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Good morning and welcome back to Energy Source, coming to you this week from New York and London.
I’ve spent the past few weeks working with the Financial Times’ Paris correspondent Sarah White on a deep dive into US plans to break Russia’s grip on the nuclear fuels market.
Over the past three decades, US and European utilities became hooked on supplies of cheap enriched uranium from Moscow, which account for more than a fifth of the fuel needed to power their reactor fleets.
Russia’s full-scale invasion of Ukraine in 2022 forced Washington to review its heavy reliance on Moscow. The US is devising a multibillion-dollar investment strategy designed to reboot its domestic industry, which was ravaged by a collapse in demand following the Fukushima accident in 2011.
Two years later the US Department of Energy is awarding chunky nuclear contracts, Congress is poised to ban Russian imports of enriched uranium and the UK, Canada, Japan and France are working to boost their capacity to produce nuclear fuel. Please email firstname.lastname@example.org to let us know whether you think the US nuclear strategy will succeed — or if is too little, too late.
In today’s newsletter we take a look at the prospects for the LNG industry, which was recently blindsided by a Biden administration proposal to review how it approves new export terminals. Our London-based energy correspondent Shotaro Tani examines an upcoming boom — and what could happen next.
The start of LNG boom . . . and glut?
The liquefied natural gas industry is about to enter a boom. Starting gradually this year and accelerating later into the decade, there will be a massive ramp-up of available LNG supply capacity, a trend that the IEA called “unprecedented”.
The global gas market has been tight ever since Russia cut Europe off from more than 100bn cubic metres of molecules amid its invasion of Ukraine. The tightness led to record high prices in 2022, and while gas prices have come down globally since then, they remain elevated compared with historical levels. Additional LNG capacities will go a long way to alleviate the market tightness.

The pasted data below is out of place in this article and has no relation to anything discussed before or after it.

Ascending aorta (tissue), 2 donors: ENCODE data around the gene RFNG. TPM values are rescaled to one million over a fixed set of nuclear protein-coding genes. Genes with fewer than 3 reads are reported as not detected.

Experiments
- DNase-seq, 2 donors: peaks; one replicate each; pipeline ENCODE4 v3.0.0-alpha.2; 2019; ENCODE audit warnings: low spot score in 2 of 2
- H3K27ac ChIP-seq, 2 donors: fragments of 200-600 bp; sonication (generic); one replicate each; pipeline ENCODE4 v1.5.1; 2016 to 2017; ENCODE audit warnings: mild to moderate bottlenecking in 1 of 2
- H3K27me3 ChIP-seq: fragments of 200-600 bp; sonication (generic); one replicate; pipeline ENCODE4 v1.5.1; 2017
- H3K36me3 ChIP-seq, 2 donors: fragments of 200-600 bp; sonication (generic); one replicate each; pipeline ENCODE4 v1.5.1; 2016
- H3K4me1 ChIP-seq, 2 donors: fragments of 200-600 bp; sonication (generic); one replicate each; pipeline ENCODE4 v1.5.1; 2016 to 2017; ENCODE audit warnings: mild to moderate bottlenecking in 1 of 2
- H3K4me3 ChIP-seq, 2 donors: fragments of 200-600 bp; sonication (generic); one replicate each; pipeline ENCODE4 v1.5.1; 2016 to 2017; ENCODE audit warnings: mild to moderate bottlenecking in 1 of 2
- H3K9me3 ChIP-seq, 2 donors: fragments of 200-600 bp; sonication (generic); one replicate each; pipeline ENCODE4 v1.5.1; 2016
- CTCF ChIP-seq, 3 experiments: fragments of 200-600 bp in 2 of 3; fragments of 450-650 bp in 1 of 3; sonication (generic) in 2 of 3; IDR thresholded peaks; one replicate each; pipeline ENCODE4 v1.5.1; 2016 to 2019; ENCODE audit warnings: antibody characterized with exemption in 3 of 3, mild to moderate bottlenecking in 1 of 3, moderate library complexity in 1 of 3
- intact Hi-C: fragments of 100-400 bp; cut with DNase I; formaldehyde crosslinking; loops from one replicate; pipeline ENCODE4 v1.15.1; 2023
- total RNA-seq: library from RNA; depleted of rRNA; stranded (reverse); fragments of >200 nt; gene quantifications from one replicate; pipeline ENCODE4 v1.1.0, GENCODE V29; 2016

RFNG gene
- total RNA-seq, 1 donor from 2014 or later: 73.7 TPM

But will the boom, led by the US and Qatar, create a LNG glut?
By 2030, the world will have 646mn tonnes of LNG supply capacity, an increase of 188mn tonnes compared with 2023, according to S&P Global Commodity Insights. If the projects that have not taken final investment decisions are included (the ones that have less certainty of being built), then the capacity reaches just under 700mn tonnes.
Many analysts believe that the demand for LNG will rise slower than the pace of supply ramp-up, and expect the market to be oversupplied from the middle of this decade into the mid-2030s.
“Record high levels” of contracting for long-term LNG agreements in 2022 and 2023 “[provide] some indication of possible oversupply”, said Michael Stoppard, global gas strategy lead at S&P Global Commodity Insights, as “long-term deal signing is a leading indicator of final investment decisions on new projects and therefore of future supply”.
If there is more supply than demand, prices will inevitably fall. Companies such as Shell and TotalEnergies, the “aggregators” of LNG that buy the super-chilled fuel from multiple developers and sell them on, may struggle to generate as much revenue from their trading business compared with the past year or so.
On the other hand, lower prices would be welcomed in developing countries such as Bangladesh and Pakistan, which have largely been priced out of the market — and have suffered blackouts as a result. It would also be a boon to European consumers who have come to rely on natural gas as a main source of energy; lower prices would help ease inflationary pressures.
But the picture gets more complicated on a longer time horizon. Here’s another chart, courtesy of McKinsey.
Beyond 2035, the outlook under each transition scenario points to an undersupplied market, assuming no new LNG export capacities are built beyond what is currently being constructed or have reached FID by 2023. Aside from a transition scenario pushing for stronger net zero momentum, the undersupply continues well into the back end of the 2040s.
That’s the memo that international oil and gas giants such as Shell and Total are getting. Case in point: the 27-year deals they have signed with Qatar or the request by the likes of Japanese utility Jera to US regulators urging them to approve a big LNG project there.
LNG supply and demand forecasts are difficult to get right. Events such as the coronavirus-induced demand crash, or the demand surge as a result of Russia’s weaponisation of energy, are hard to foresee. The hot debate in the industry right now is the Biden administration’s reconsideration of the way it licenses LNG export terminals, which could delay or torpedo some potential projects. (For more on this topic, read my US colleagues’ reporting here.)
The situation is made more difficult due to the difference in views on natural gas; the industry sees it as a transitional fuel with prolonged demand in the global energy system, while climate campaigners envisage a reduced role for the gas as the world transitions away from fossil fuels.
But if there’s one thing the gas industry has learnt from the European energy crisis in 2022, it’s that security of supply is essential.
It’s so important that it wouldn’t be a surprise to see another wave of LNG projects being built after the current wave in order to reduce the possibility of undersupply — even as climate campaigners step up their fight against fossil fuels. (Shotaro Tani)
Energy Source is written and edited by Jamie Smyth, Myles McCormick, Amanda Chu and Tom Wilson with support from the FT’s global team of reporters. Reach us at email@example.com and follow us on X at @FTEnergy. Catch up on past editions of the newsletter here.
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